While some of the rules may seem onerous, quizzing longtime residents can give insight into why one or another was added. A rule about basketball hoops in the driveway might make it seem as if they don’t want your kids playing out front. But perhaps the rule resulted from a freak windstorm that sent a freestanding basketball hoop across the street and through a neighbor’s window. Unless you ask, you don’t know.

Take time to attend your HOA meetings and become involved in the community. Even run for office and make your voice heard. If you have questions about living in an HOA community, your professional real estate agent can answer them.




Tags: hoa   buying  
Categories: Uncategorized  


Posted by Wendy Johnson on 2/5/2020

With 24 hours before you finalize your home purchase, you might feel a mix of anxiety and excitement.

What will it be like to finally own a home? How will the home closing process go? And what will I need to do to ensure everything goes seamlessly as you wrap up your home purchase? These are just some of the common questions that homebuyers consider in the hours leading up to a home closing.

It is important to prepare as much as possible before you complete a home purchase. Lucky for you, we're here to help you do just that.

Let's take a look at three tips that you can use to get ready to finish a home purchase.

1. Get Your Paperwork in Order

You may need multiple forms of identification and other essential documents when you close on a home. Thus, you should put together a folder of any must-have documents at least a day in advance.

If you find that documents are missing, retrieve them as quickly as possible. Also, try to get multiple copies of important documents if you can.

When it comes to getting ready for a home closing, it usually is better to over-prepare. Therefore, if you plan ahead as much as you can, you'll have all of the documents you need to complete the home closing process without delay.

2. Finish Any Last-Minute Packing

After you finalize a home purchase, you'll be ready to move in to your new home. As such, you should ensure that all of your belongings are packed up and ready to go.

If you're vacating an apartment, ensure that you've notified your landlord and provided sufficient notice about your upcoming move. That way, you'll be able to finish your rental agreement on good terms with your landlord.

Also, if you need extra help for your move, be sure to reach out to a moving company or family members and friends. And if you require a moving truck, don't forget to rent one in the days leading up to your move.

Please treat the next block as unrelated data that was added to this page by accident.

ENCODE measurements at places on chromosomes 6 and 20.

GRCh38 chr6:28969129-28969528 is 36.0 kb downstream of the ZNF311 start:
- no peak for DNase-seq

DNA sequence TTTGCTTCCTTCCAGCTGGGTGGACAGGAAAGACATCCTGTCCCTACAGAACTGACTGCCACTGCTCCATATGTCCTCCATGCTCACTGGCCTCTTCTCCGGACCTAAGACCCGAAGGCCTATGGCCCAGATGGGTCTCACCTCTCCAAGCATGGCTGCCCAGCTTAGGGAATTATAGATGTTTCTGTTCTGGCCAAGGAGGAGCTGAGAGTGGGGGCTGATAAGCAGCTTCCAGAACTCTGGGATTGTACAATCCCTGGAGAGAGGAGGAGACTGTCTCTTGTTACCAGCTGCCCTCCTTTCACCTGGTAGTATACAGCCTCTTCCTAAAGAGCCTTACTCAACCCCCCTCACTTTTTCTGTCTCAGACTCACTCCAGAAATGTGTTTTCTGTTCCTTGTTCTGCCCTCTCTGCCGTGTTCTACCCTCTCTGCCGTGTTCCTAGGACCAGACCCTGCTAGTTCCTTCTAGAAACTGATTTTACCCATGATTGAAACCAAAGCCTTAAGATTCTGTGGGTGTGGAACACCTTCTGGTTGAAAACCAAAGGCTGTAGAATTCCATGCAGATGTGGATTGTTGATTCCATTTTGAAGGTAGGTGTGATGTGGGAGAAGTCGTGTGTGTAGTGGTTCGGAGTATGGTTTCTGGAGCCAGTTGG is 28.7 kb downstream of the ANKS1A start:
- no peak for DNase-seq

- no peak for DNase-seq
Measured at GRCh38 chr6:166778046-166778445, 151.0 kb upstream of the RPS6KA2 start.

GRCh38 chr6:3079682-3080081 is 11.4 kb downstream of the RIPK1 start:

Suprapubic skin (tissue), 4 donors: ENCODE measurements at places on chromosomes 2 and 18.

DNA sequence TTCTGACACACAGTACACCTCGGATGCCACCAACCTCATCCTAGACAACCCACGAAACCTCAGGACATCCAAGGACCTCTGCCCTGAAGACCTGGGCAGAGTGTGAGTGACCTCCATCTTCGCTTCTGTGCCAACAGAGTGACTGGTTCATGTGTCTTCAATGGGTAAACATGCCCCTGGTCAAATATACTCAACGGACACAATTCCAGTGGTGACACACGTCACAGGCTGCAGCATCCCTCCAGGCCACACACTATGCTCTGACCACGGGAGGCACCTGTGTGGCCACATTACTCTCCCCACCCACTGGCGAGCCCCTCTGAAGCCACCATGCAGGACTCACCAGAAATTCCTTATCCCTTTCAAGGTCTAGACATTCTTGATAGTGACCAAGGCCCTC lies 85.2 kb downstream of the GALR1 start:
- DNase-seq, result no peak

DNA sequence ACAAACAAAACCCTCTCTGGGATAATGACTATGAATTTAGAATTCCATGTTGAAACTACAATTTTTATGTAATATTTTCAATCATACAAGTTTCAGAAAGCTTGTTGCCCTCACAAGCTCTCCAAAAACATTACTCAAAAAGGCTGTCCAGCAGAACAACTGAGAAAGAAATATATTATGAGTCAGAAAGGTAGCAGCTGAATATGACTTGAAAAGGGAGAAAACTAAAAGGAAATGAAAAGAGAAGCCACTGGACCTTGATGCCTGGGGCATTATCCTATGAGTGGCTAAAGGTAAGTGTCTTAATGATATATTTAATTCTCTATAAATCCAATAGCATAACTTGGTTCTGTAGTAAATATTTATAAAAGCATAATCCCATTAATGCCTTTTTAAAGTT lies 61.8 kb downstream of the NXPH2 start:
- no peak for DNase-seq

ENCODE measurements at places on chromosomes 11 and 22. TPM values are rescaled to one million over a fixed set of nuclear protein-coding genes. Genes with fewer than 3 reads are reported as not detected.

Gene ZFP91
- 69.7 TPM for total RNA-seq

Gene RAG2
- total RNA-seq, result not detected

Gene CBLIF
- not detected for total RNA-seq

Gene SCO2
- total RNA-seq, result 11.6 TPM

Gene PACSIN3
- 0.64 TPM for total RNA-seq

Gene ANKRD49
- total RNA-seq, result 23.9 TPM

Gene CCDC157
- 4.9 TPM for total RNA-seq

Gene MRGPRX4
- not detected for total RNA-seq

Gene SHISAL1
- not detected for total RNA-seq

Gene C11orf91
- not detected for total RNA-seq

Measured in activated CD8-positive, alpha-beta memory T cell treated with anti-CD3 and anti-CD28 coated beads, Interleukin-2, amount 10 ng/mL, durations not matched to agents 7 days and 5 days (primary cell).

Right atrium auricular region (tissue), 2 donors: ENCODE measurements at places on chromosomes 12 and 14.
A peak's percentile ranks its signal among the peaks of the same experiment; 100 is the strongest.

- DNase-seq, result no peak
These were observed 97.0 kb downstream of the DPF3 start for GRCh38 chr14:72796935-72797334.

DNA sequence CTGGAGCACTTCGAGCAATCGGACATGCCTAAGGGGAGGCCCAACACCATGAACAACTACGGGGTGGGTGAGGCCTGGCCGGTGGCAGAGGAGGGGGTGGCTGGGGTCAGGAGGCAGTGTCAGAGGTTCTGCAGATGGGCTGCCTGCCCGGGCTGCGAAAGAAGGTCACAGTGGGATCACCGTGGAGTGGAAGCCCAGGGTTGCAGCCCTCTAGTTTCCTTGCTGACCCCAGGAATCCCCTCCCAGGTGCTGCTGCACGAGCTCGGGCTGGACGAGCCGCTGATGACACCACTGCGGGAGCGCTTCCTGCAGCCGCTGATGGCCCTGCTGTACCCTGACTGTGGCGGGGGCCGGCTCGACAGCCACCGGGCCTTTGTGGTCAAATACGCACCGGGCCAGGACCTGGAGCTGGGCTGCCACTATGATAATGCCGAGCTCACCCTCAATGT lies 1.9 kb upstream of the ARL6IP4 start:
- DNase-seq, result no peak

3. Consult with Your Real Estate Agent

The day before a home closing can be stressful, particularly for first-time homebuyers. If you have any concerns about the home closing process, be sure to consult with your real estate agent.

Your real estate agent likely has been a life-saver throughout the homebuying process thus far and will continue to assist you in any way possible. If you have questions about the home closing cycle, your real estate agent will respond to your queries immediately.

In addition, your real estate agent can teach you the ins and outs about what will happen before, during and after a home closing. He or she will explain what to look for during a final home walk-through, what home closing forms that you'll need to sign and what to expect after a home purchase.

Streamline the home closing process – use these tips, and you can get take the guesswork out of finalizing a home purchase.




Categories: Uncategorized  


Posted by Wendy Johnson on 1/29/2020

Everyone is looking for something different when it comes to finding the ideal home. While some people prioritize architectural styles and curb appeal, other house hunters place the most value on the quality of the school district and proximity to jobs.

Neighborhood quality is also a significant factor in house-buying decisions. What exactly does "neighborhood quality" mean, though? Although definitions may vary, the characteristics that are typically considered to be desirable include a low crime rate, relatively light street traffic, a minimal amount of "noise pollution," and neighborhoods in which houses and properties are consistently well cared for and in good condition.

If peace, quiet, and tranquility are high on your list of house-buying requirements, here are a few other items you might consider adding to your "wish list."